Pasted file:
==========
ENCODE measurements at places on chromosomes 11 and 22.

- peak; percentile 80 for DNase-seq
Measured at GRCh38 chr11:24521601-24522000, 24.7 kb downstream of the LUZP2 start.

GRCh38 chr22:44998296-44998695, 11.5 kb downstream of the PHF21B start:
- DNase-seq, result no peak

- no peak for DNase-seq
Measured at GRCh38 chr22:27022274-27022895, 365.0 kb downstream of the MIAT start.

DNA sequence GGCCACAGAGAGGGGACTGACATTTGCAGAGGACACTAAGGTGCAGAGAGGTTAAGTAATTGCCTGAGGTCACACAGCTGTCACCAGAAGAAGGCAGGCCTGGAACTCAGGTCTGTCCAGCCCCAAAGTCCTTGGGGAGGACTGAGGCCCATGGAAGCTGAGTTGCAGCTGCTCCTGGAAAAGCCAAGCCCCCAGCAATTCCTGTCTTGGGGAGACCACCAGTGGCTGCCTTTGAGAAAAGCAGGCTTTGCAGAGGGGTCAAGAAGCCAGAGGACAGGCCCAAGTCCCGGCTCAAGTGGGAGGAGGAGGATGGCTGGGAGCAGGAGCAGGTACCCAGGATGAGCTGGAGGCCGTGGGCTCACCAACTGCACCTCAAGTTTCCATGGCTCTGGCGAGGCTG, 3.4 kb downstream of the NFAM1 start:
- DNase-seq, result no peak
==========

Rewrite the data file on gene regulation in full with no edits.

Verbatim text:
ENCODE measurements at places on chromosomes 11 and 22.

- peak; percentile 80 for DNase-seq
Measured at GRCh38 chr11:24521601-24522000, 24.7 kb downstream of the LUZP2 start.

GRCh38 chr22:44998296-44998695, 11.5 kb downstream of the PHF21B start:
- DNase-seq, result no peak

- no peak for DNase-seq
Measured at GRCh38 chr22:27022274-27022895, 365.0 kb downstream of the MIAT start.

DNA sequence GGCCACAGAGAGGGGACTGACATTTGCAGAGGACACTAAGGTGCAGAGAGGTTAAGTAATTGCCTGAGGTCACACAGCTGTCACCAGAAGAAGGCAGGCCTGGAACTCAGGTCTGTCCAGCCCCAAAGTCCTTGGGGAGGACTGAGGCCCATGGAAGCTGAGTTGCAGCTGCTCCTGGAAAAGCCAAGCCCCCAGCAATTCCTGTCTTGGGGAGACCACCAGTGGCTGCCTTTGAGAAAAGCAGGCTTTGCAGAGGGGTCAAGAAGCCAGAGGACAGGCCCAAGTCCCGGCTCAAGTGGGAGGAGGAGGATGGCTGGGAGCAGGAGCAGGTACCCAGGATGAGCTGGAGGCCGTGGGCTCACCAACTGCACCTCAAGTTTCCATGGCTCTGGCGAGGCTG, 3.4 kb downstream of the NFAM1 start:
- DNase-seq, result no peak